A child's empathy spurs lessons rooted in Catholic social teaching

Woman and young boy hold hands and walk along sidewalk surrounded by trees.

(Unsplash/Sue Zeng)


by Clarissa V. Aljentera

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We knew early on that our son was as curious as he was observant. Nothing gets past him. There are the questions that a parent expects to come with this age. Then there are questions like, "Mama, have you ever been unhoused?" "Have we ever been unhoused?" "Has Papa ever been unhoused?"

Our son is young, but in the city of Chicago — where the Chicago Coalition for the Homeless estimated more than 68,000 people experiencing homelessness in 2021 — such questions start early. 

As parents, we are trying to lean into his curiosity about being unhoused, but it never gets easier to hear such questions from a child. 

It takes a breath or two before I can thoughtfully answer back that our families have been able to provide a roof over our head, and that it has taken some work. But that conversation also must include economic justice and the unfairness of housing insecurity. I have said things like, "Sometimes people really struggle to find a home. And sometimes people work really hard to help other people find a place to live." 

I hope my son's curiosity continues to lead to compassion. It certainly leads me. 

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Given our city's statistics, talking about homelessness with our child was never a question of if, but when. I was raised during a time when people briskly passed a homeless person and never made eye contact. Stories I heard as a child usually included assumptions that unhoused individuals were drug dealers, or even just lazy. My husband and I have intentionally tried to shift the conversation to not revolve around shame. We knew that if we wanted to create a connection with humanity then we had to begin with our neighbors. We didn't want it to be an "over there" conversation, but rather one that’s "right here" in our neighborhood and in proximity.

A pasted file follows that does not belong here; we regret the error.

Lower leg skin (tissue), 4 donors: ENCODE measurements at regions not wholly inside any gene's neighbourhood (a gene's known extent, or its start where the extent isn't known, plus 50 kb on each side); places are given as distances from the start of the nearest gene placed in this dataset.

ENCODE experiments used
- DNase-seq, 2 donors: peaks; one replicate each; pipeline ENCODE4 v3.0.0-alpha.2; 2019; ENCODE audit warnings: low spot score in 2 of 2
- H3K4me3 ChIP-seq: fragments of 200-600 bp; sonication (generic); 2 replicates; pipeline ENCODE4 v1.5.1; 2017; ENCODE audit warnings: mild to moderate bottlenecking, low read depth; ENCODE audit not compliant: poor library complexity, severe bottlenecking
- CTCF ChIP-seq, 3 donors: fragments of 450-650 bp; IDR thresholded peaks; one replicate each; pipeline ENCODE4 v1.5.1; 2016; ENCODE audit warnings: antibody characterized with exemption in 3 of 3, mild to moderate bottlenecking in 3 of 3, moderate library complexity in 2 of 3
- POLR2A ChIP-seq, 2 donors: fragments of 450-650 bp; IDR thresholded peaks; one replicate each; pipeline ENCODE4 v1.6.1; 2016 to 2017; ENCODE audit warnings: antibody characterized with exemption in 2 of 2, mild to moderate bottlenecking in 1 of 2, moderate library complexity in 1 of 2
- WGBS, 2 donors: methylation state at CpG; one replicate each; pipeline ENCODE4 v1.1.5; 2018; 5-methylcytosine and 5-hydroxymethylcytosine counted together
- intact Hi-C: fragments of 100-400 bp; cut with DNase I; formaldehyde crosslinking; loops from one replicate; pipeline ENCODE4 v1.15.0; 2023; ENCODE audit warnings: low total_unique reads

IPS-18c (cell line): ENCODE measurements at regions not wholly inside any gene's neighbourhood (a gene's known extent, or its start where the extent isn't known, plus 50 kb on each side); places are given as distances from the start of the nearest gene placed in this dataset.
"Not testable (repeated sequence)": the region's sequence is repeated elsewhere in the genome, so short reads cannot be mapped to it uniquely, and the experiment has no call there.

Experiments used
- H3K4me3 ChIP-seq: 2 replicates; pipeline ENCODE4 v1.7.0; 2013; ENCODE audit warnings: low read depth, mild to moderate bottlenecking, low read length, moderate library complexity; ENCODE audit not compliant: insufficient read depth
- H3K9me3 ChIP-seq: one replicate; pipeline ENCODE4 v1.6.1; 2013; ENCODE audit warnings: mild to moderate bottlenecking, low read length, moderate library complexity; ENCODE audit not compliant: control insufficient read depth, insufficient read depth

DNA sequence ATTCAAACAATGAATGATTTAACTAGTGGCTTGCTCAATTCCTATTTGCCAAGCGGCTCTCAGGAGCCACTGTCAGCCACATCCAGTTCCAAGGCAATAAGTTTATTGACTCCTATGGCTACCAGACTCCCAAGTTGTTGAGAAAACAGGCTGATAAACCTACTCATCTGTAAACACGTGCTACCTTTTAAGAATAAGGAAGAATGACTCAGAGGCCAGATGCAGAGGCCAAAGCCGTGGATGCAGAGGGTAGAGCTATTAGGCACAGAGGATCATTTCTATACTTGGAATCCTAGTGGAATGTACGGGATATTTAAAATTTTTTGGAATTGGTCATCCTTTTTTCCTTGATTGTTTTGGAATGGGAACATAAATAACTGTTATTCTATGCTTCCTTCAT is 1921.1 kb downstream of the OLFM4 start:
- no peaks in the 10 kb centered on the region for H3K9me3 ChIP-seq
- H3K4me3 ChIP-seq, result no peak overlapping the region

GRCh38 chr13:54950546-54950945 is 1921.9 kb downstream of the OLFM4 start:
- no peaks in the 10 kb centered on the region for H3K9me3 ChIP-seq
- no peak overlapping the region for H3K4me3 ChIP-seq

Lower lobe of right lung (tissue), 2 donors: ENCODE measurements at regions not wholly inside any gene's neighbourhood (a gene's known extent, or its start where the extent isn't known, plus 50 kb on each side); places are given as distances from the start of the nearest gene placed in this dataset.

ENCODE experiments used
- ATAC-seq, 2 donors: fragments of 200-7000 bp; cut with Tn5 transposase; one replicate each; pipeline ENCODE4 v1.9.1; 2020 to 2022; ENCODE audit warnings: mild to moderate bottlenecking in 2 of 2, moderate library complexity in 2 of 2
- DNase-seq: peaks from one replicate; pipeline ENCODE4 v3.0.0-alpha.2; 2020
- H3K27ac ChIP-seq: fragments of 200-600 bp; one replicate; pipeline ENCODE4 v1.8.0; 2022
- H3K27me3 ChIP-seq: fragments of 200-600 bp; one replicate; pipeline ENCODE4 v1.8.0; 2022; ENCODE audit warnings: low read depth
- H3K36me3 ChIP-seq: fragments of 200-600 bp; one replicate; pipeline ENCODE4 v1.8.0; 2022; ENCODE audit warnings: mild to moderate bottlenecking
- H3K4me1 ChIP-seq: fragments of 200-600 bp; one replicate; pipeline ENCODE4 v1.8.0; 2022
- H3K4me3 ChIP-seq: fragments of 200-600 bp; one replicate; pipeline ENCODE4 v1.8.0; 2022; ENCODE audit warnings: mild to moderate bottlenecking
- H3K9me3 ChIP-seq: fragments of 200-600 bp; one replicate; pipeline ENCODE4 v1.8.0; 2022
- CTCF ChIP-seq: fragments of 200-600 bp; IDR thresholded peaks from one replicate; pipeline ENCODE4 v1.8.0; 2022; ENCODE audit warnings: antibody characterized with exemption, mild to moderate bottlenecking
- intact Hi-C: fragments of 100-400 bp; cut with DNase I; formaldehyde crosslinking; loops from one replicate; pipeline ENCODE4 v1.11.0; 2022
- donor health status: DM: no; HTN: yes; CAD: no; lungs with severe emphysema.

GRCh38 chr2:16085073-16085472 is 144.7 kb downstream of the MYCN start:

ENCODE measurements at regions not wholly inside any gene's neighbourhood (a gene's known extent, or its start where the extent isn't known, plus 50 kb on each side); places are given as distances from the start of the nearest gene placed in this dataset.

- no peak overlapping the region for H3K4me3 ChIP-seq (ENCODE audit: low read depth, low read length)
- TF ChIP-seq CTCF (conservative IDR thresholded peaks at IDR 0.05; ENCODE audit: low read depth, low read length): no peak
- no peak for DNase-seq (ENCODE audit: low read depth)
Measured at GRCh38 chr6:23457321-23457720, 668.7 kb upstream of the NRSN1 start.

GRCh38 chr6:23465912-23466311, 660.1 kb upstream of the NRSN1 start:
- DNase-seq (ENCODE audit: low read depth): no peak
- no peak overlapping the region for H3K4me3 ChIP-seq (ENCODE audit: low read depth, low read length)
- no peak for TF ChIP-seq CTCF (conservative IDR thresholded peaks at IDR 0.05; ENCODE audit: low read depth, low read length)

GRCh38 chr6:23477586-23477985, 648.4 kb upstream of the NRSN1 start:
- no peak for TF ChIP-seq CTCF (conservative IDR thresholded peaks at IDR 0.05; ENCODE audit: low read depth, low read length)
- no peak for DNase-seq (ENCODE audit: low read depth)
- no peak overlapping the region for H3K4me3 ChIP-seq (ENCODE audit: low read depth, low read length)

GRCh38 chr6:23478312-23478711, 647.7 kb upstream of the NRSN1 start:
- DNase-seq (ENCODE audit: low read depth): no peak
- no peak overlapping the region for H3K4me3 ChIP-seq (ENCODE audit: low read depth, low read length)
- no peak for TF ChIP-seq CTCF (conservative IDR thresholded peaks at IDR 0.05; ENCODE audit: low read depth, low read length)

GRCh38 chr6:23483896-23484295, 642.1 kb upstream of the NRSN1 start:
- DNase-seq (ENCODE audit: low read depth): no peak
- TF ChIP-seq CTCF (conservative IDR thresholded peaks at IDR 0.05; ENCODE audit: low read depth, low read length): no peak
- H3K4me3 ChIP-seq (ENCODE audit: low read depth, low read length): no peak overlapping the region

And so we point out and talk about the unhoused population living underneath freeways that we pass to and from his school. We talk about the migrant crisis when we pass a police station with tents pitched on the sidewalk. We talk about food insecurity when we pass the tents pitched outside the Chicago Food Depository. As children are inclined to do, our preschooler asks questions about these things at every possible turn.

Recently we were driving in our neighborhood and I pointed out that a home was getting an upgrade and an addition. My son quickly added, "The unhoused migrants will have a place to live." 

I hope my son's curiosity continues to lead to compassion. It certainly leads me. The depth of his investigation has me searching my years of pastoral ministry and engagement in Catholic social teaching for meaning, and for an opportunity to demonstrate what love can look like. It has me translating words and phrases from local news stories into "kid speak" that his brain can process. It invites me to share in his idealism and desire to care for our neighbors. 

That's what church is, right? That's what this section of Matthew 25 explains to us: 

"Lord, when did we see you hungry and feed you, or thirsty and give you drink?

When did we see you a stranger and welcome you, or naked and clothe you? When did we see you ill or in prison, and visit you?" 

My preschooler won't necessarily name the fact that he has a longing to feed, to clothe and to house. But the longing comes in the form of drawings of scribbly castles where he would provide a place for the unhoused migrants. It comes in his generosity of wanting to empty his piggy bank to buy every unhoused person a new home. It comes because he never tires of talking about homelessness. 

The challenge I face as his mama is to think about the proximity to the unhoused and how we might draw closer to our neighbors. I have searched for activities and volunteer work that we could engage in as a family. It might be hygiene kits we assemble. It might be heading downtown and offering kindness and conversation to folks we see on sidewalks and in doorways. It might be a food pantry or soup kitchen experience. 

We have prayed for those struggling to find heat in cold months and for those who are sleeping outside. There are no easy answers to give our child; and if my husband and I are parenting him honestly, the questions only reveal more truth about our broken systems and our fragmented society. 

Our faith begs us to always lead with love. I like to think we can also lead with scribbly castles. 

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